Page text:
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Sherburn House, 1848
SHERBURN HOUSE or HOSPITAL, an extraparochial liberty, in the S. division of Easington ward, union, and N. division of the county, of Durham, 2½ miles (E. by S.) from Durham; containing, according to the last census, 86 inhabitants, but now about 200, owing to the increase of its pit population. This place is usually called Sherburn House, from the legal title of its hospital, Domus Hospitalis Christi de Sherburn. The hospital was founded by Hugh Pudsey, Bishop of Durham, about 1181, and was dedicated to the Blessed Virgin, to Lazarus, and his sisters Mary and Martha; its revenue, in the reign of Henry VIII., was certified as of the value of £142. 0. 4., the society consisting of a master, several priests, and sixty-five lepers. The leprosy becoming extinct in England, the hospital was incorporated in 1585, by Queen Elizabeth, for a master and thirty brethren; and at present this is one of the most richly endowed charitable foundations in the north of England, its income amounting to several thousand pounds per annum. It is governed by a body of statutes given by Bishop Chandler in 1735, but the Bishop of Durham, as visiter, has full power to alter the statutes as he may think expedient.
Fifteen of the persons on the establishment are inbrethren, and must be single men; fifteen are out-brethren, and may, at the option of the master, be married men. The qualification is, the non-possession of property worth more than £20, birth in the county of Durham, and membership of the Church of England. The brethren are all nominated by the master, except one, who is appointed by a private family. The in-brethren have clothing and comfortable maintenance, and by the act of Elizabeth were to receive a small money payment; but this, and the larger pensions of the out-brethren, have from time to time been augmented, so as to keep pace with the value of money. The appointment of the master is vested in the visiter, and the office is not tenable with any ecclesiastical benefice which has the cure of souls; he must be at the least M.A. of Oxford or Cambridge, and by the act of 1585 is required to be in holy orders, though, by a dispensation from the crown, he may be a layman, as the appointment is now held to be lay preferment. The chaplain is also vice master, and to him the discipline of the hospital is ordinarily assigned. The livings of Bishopton, Grindon, Ebchester, and Sockburn, are in the patronage of the master, and the present master has augmented the income of each. The hospital stands on the eastern side of the small river Pidding, one of the feeders of the Wear; and forms three sides of a spacious court, the fourth being occupied by the wall of the ancient clausum and the entrance gateway. The chapel has been thoroughly restored; the dilapidated master's house has been rebuilt, and a separate house erected for the chaplain. On the re-incorporation of the hospital, it was dedicated to Christ.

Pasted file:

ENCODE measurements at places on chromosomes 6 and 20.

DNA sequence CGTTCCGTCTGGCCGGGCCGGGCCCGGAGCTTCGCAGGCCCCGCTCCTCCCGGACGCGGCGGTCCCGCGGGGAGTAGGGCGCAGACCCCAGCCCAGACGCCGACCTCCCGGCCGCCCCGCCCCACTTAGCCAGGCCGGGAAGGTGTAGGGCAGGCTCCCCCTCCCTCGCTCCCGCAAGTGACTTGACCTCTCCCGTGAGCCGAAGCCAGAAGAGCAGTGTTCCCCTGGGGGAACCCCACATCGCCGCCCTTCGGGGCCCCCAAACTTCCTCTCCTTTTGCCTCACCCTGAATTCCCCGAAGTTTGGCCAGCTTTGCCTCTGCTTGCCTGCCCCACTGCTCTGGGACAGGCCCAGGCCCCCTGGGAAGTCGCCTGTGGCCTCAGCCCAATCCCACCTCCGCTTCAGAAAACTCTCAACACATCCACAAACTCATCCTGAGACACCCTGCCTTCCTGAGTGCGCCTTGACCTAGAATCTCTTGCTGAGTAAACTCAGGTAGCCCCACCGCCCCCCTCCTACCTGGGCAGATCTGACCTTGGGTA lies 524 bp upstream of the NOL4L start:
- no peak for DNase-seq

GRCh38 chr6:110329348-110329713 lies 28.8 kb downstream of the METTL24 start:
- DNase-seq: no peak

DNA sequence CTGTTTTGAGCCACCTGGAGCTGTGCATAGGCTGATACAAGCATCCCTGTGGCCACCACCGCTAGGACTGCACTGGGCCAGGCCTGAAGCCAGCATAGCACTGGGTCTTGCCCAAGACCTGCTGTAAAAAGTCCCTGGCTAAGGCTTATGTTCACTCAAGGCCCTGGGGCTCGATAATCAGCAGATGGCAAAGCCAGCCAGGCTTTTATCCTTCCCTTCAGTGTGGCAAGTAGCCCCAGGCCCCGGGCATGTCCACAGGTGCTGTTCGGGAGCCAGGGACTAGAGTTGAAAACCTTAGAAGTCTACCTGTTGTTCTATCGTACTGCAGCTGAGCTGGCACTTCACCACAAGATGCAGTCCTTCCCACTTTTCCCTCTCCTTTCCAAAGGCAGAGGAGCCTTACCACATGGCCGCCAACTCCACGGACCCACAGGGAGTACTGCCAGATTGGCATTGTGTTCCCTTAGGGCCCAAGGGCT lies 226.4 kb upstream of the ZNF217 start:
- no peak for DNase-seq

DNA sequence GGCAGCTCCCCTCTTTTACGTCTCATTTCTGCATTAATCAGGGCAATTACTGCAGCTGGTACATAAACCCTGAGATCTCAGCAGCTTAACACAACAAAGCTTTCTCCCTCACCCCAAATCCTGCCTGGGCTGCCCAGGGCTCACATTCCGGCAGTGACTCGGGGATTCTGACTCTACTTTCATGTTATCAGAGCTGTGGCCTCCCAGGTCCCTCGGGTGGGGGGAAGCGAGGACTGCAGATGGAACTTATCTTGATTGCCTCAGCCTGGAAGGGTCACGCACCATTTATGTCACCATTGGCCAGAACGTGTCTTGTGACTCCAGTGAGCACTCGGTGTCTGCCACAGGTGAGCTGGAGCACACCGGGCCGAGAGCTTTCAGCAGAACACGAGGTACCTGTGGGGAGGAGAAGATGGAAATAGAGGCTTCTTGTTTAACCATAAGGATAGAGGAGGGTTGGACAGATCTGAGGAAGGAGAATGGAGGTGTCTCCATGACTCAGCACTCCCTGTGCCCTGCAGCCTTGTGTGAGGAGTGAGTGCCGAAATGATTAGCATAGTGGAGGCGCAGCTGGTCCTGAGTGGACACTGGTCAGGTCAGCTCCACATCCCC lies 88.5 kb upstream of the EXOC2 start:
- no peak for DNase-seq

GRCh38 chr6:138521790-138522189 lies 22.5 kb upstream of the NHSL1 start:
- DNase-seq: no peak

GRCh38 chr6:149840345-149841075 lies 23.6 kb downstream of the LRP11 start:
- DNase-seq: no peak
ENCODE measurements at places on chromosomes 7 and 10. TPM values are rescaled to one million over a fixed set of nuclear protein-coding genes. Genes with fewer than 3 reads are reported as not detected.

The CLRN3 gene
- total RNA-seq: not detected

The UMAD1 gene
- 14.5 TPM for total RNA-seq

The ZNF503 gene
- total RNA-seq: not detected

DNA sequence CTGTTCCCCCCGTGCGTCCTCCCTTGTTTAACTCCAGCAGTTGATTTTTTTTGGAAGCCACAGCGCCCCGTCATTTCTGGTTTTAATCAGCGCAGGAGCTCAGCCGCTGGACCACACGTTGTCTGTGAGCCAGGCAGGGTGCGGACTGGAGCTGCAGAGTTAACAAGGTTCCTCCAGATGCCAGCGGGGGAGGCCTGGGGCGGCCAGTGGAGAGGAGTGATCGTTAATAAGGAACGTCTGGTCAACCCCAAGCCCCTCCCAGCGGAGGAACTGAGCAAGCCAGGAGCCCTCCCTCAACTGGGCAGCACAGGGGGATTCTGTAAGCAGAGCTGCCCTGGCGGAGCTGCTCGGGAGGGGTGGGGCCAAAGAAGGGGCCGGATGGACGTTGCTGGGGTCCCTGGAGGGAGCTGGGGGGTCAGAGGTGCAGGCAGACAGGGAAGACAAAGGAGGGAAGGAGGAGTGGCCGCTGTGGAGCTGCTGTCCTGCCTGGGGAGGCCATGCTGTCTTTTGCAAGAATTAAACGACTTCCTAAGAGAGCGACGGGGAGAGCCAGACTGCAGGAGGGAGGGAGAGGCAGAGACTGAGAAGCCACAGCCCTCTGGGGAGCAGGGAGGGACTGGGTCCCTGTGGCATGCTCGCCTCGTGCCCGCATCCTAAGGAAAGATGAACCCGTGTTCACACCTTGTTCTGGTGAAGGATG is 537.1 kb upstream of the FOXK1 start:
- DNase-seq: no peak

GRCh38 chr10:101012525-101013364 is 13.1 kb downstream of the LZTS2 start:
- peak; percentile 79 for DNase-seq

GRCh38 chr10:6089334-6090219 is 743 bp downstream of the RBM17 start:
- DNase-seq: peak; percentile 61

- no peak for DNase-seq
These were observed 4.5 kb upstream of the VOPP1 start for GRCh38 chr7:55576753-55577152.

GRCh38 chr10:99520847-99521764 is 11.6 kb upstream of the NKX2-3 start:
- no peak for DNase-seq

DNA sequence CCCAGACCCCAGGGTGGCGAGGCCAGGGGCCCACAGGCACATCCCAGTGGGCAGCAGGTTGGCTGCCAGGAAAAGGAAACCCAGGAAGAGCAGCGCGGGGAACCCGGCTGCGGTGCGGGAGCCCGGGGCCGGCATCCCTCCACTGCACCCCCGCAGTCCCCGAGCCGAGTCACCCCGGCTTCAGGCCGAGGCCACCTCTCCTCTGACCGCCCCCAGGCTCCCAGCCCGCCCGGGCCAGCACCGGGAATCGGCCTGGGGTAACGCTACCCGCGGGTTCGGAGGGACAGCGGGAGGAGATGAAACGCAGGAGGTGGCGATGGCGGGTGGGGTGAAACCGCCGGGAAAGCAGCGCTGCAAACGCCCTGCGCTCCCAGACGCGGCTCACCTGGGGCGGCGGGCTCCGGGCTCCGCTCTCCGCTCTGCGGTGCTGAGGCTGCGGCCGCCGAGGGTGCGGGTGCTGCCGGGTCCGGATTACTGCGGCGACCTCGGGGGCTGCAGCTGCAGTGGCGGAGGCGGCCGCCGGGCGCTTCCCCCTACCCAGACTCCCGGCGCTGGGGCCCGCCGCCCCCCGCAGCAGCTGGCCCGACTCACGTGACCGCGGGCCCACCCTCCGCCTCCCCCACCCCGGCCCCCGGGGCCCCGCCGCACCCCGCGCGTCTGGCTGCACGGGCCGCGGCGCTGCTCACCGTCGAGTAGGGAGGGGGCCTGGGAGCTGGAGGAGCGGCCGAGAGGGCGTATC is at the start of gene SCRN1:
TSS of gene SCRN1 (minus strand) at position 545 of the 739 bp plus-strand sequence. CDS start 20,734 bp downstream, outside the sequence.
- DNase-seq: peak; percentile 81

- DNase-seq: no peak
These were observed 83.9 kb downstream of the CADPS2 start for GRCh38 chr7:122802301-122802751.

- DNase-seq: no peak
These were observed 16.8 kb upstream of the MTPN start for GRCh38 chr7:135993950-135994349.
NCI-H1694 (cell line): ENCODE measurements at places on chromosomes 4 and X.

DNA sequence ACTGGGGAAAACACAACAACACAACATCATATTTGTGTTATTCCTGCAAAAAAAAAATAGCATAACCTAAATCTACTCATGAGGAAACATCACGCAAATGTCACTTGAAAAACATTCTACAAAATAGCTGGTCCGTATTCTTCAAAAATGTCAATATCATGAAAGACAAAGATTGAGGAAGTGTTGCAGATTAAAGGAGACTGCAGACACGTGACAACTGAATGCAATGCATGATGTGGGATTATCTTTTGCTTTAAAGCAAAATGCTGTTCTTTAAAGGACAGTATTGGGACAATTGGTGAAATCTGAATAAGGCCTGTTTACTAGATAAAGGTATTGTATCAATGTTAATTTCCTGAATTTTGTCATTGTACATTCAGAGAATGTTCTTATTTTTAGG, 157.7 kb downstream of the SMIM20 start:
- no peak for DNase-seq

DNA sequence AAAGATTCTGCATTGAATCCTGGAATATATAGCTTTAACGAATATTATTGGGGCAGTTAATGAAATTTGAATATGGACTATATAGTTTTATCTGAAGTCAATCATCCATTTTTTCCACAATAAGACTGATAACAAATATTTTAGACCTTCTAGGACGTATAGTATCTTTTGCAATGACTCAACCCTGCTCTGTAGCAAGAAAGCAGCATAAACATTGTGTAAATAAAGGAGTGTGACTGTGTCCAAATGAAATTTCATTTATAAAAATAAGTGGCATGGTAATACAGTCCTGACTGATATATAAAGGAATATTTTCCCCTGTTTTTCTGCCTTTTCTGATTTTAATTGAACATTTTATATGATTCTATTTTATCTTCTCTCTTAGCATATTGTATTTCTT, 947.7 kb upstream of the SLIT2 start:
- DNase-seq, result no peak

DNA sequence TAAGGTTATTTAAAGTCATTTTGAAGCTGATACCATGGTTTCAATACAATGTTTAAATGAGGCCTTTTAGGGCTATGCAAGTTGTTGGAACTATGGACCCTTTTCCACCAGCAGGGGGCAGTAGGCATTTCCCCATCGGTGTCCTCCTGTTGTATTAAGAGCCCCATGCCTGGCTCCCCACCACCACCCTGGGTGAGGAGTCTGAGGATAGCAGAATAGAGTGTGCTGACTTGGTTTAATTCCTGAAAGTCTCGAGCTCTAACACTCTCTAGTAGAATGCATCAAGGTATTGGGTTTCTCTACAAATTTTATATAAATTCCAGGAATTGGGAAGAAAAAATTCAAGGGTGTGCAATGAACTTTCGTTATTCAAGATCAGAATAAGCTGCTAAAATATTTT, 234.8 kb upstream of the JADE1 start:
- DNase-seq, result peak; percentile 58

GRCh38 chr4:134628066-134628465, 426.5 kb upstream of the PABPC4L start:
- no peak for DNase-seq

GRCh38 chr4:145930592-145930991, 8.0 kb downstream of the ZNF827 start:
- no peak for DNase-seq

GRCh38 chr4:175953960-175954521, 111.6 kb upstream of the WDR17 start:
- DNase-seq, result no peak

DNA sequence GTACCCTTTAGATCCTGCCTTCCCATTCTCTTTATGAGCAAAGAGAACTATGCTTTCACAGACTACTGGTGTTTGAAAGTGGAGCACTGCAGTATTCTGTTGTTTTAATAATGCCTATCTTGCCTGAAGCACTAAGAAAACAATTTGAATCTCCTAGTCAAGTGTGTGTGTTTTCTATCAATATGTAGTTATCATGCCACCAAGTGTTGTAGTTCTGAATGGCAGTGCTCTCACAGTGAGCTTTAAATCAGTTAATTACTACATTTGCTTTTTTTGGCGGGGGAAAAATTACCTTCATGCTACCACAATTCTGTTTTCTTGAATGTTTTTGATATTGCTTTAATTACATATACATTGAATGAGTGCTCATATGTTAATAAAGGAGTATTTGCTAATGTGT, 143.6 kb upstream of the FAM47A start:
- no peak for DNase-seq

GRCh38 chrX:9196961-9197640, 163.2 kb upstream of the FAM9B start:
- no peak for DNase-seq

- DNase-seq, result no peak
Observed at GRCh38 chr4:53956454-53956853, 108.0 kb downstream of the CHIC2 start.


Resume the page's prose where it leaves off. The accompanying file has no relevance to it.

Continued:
Extract from: A Topographical Dictionary of England comprising the several counties, cities, boroughs, corporate and market towns, parishes, and townships..... 7th Edition, by Samuel Lewis, London, 1848.
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